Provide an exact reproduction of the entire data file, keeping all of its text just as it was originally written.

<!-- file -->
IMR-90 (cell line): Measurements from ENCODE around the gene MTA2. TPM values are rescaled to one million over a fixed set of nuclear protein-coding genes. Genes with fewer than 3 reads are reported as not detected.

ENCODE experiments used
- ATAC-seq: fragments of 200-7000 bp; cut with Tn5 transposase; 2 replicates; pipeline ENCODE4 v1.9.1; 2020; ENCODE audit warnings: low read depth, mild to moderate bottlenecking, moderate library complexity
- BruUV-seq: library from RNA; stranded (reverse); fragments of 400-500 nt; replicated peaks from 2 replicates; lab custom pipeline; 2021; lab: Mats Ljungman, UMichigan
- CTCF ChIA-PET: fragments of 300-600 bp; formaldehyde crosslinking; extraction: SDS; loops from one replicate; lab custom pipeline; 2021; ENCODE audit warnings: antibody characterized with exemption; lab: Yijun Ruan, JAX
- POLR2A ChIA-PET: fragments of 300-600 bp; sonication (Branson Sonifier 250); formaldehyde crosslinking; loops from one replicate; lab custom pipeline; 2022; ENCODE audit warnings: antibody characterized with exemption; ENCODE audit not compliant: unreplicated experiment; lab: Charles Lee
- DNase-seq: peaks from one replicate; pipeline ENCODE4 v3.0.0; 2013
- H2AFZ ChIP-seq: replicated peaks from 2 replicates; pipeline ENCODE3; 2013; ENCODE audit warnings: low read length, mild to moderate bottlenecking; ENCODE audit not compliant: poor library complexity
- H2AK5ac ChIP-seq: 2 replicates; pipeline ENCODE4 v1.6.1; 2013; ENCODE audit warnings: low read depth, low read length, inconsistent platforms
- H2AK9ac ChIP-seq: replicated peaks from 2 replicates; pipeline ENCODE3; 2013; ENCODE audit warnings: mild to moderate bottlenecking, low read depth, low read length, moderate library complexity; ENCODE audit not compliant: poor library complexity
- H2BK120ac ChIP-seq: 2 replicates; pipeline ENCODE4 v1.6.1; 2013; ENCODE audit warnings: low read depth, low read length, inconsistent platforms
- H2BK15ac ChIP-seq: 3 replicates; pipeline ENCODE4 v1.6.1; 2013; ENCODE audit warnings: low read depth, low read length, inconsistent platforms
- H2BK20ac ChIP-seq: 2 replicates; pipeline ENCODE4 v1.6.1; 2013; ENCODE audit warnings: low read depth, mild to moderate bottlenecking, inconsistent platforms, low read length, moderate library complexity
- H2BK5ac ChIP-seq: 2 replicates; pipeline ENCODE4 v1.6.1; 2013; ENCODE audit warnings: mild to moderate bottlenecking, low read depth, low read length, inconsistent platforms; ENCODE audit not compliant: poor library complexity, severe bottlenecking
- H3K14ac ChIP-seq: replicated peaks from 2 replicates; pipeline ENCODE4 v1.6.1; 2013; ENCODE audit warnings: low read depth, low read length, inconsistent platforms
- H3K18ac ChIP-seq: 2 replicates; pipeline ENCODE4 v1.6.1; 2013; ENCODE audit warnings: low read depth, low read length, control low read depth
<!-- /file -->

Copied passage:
IMR-90 (cell line): Measurements from ENCODE around the gene MTA2. TPM values are rescaled to one million over a fixed set of nuclear protein-coding genes. Genes with fewer than 3 reads are reported as not detected.

ENCODE experiments used
- ATAC-seq: fragments of 200-7000 bp; cut with Tn5 transposase; 2 replicates; pipeline ENCODE4 v1.9.1; 2020; ENCODE audit warnings: low read depth, mild to moderate bottlenecking, moderate library complexity
- BruUV-seq: library from RNA; stranded (reverse); fragments of 400-500 nt; replicated peaks from 2 replicates; lab custom pipeline; 2021; lab: Mats Ljungman, UMichigan
- CTCF ChIA-PET: fragments of 300-600 bp; formaldehyde crosslinking; extraction: SDS; loops from one replicate; lab custom pipeline; 2021; ENCODE audit warnings: antibody characterized with exemption; lab: Yijun Ruan, JAX
- POLR2A ChIA-PET: fragments of 300-600 bp; sonication (Branson Sonifier 250); formaldehyde crosslinking; loops from one replicate; lab custom pipeline; 2022; ENCODE audit warnings: antibody characterized with exemption; ENCODE audit not compliant: unreplicated experiment; lab: Charles Lee
- DNase-seq: peaks from one replicate; pipeline ENCODE4 v3.0.0; 2013
- H2AFZ ChIP-seq: replicated peaks from 2 replicates; pipeline ENCODE3; 2013; ENCODE audit warnings: low read length, mild to moderate bottlenecking; ENCODE audit not compliant: poor library complexity
- H2AK5ac ChIP-seq: 2 replicates; pipeline ENCODE4 v1.6.1; 2013; ENCODE audit warnings: low read depth, low read length, inconsistent platforms
- H2AK9ac ChIP-seq: replicated peaks from 2 replicates; pipeline ENCODE3; 2013; ENCODE audit warnings: mild to moderate bottlenecking, low read depth, low read length, moderate library complexity; ENCODE audit not compliant: poor library complexity
- H2BK120ac ChIP-seq: 2 replicates; pipeline ENCODE4 v1.6.1; 2013; ENCODE audit warnings: low read depth, low read length, inconsistent platforms
- H2BK15ac ChIP-seq: 3 replicates; pipeline ENCODE4 v1.6.1; 2013; ENCODE audit warnings: low read depth, low read length, inconsistent platforms
- H2BK20ac ChIP-seq: 2 replicates; pipeline ENCODE4 v1.6.1; 2013; ENCODE audit warnings: low read depth, mild to moderate bottlenecking, inconsistent platforms, low read length, moderate library complexity
- H2BK5ac ChIP-seq: 2 replicates; pipeline ENCODE4 v1.6.1; 2013; ENCODE audit warnings: mild to moderate bottlenecking, low read depth, low read length, inconsistent platforms; ENCODE audit not compliant: poor library complexity, severe bottlenecking
- H3K14ac ChIP-seq: replicated peaks from 2 replicates; pipeline ENCODE4 v1.6.1; 2013; ENCODE audit warnings: low read depth, low read length, inconsistent platforms
- H3K18ac ChIP-seq: 2 replicates; pipeline ENCODE4 v1.6.1; 2013; ENCODE audit warnings: low read depth, low read length, control low read depth